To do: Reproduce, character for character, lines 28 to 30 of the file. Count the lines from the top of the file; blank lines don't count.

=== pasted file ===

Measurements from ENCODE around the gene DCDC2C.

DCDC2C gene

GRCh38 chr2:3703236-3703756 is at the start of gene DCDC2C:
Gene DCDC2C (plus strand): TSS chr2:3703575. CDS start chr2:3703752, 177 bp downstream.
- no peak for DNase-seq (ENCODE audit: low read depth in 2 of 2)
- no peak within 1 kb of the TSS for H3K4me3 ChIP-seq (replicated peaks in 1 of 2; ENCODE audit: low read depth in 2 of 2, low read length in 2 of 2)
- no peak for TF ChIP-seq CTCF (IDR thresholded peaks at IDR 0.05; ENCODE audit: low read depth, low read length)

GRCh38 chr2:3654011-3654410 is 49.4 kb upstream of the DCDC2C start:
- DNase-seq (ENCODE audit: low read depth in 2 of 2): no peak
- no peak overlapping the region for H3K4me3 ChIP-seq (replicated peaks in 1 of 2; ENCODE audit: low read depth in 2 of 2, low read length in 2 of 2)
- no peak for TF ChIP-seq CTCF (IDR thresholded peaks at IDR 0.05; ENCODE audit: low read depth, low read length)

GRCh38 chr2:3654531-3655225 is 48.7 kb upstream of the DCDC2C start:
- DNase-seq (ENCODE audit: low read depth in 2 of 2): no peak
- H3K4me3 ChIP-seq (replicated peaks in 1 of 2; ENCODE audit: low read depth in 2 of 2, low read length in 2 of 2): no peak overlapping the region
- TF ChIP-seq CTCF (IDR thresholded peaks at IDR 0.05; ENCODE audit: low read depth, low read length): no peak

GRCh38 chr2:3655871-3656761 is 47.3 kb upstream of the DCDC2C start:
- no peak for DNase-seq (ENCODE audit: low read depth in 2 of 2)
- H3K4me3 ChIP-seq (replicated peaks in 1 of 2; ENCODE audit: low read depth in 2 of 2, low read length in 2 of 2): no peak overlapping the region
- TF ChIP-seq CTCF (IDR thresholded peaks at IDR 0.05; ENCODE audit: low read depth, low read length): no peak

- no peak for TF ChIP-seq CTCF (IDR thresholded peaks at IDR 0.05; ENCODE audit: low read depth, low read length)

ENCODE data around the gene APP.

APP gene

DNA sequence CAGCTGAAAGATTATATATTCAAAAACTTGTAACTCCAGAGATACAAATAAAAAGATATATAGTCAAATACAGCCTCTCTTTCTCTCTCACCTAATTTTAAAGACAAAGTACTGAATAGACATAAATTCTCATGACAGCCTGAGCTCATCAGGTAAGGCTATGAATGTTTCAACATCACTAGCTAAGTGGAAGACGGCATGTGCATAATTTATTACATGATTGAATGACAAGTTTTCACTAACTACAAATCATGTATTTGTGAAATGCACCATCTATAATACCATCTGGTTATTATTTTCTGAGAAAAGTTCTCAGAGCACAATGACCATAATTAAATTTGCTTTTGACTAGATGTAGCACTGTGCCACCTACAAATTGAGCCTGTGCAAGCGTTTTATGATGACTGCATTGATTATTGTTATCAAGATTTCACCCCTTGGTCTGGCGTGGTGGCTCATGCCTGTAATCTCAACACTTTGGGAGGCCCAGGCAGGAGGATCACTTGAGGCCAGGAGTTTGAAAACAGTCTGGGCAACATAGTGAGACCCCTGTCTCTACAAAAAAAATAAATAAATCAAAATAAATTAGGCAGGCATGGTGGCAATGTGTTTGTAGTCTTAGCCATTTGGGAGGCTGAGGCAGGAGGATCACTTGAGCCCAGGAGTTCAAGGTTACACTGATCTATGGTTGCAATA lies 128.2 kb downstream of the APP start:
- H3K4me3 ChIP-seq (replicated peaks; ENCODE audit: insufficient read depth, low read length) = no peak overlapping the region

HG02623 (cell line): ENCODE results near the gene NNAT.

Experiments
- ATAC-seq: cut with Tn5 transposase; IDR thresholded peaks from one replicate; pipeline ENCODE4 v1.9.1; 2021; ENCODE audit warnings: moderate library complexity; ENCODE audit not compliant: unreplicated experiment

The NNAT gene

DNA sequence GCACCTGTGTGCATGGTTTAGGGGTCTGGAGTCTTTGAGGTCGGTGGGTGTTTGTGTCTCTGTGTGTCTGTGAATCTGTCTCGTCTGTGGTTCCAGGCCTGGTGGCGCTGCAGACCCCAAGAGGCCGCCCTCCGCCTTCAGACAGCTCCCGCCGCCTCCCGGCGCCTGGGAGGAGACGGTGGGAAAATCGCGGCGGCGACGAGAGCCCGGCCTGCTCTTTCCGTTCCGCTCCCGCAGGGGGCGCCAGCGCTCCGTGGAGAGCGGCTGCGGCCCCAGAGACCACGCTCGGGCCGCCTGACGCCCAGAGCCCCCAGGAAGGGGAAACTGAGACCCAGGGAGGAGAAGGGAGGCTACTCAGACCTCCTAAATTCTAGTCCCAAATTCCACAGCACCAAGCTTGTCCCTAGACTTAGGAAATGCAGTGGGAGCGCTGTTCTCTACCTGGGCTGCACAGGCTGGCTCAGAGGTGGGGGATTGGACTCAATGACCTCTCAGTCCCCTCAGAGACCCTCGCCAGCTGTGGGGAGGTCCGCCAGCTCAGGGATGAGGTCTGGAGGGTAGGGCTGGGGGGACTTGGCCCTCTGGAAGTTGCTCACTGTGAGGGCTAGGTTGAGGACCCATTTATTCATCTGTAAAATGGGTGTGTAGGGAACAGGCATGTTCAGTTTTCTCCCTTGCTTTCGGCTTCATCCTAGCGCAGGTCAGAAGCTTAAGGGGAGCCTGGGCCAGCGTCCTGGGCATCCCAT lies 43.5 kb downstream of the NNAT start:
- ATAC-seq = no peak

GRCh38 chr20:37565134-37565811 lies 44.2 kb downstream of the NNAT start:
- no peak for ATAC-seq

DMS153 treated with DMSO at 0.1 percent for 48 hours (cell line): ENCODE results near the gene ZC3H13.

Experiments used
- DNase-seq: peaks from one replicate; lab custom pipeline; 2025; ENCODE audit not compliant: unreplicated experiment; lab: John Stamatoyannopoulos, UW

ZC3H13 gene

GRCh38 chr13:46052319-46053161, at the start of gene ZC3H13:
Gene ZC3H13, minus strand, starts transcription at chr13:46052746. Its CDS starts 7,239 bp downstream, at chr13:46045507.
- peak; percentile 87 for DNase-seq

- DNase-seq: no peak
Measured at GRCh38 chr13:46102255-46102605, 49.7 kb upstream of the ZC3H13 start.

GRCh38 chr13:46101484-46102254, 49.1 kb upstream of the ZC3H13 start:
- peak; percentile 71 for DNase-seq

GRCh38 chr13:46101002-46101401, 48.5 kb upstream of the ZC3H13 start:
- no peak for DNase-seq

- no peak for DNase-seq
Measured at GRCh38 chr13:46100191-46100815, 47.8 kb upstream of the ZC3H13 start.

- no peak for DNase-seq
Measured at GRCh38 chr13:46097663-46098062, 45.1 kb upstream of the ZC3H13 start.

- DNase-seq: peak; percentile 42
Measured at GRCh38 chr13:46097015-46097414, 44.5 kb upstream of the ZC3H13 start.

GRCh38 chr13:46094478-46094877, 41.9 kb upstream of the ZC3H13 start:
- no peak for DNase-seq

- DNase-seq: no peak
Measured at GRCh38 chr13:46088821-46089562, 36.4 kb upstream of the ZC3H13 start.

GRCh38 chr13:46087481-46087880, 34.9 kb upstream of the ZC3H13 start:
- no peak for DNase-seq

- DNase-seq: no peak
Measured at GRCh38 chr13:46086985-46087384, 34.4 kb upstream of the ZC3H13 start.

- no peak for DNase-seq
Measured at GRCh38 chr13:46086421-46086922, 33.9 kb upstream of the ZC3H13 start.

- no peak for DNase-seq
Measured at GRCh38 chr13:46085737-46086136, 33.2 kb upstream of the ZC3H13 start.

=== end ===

The NNAT gene

DNA sequence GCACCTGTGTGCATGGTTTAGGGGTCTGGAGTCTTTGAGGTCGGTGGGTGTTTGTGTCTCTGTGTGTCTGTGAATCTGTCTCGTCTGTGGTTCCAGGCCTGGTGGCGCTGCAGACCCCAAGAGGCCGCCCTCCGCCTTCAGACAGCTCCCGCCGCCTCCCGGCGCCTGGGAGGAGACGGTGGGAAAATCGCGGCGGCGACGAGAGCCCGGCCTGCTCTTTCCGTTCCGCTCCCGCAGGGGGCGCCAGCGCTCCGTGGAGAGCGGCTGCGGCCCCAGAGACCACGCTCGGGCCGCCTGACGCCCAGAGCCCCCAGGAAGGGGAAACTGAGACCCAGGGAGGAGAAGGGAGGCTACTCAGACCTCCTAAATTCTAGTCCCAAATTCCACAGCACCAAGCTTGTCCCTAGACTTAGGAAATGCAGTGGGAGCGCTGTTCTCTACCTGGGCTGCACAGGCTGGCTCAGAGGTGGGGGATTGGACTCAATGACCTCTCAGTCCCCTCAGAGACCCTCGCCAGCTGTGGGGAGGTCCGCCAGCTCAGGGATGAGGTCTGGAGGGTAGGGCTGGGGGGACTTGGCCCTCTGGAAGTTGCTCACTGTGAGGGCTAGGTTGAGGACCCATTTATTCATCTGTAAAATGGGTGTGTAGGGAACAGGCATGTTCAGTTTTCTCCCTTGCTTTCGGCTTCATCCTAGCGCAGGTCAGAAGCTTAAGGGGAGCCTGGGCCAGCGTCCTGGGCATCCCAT lies 43.5 kb downstream of the NNAT start:
- ATAC-seq = no peak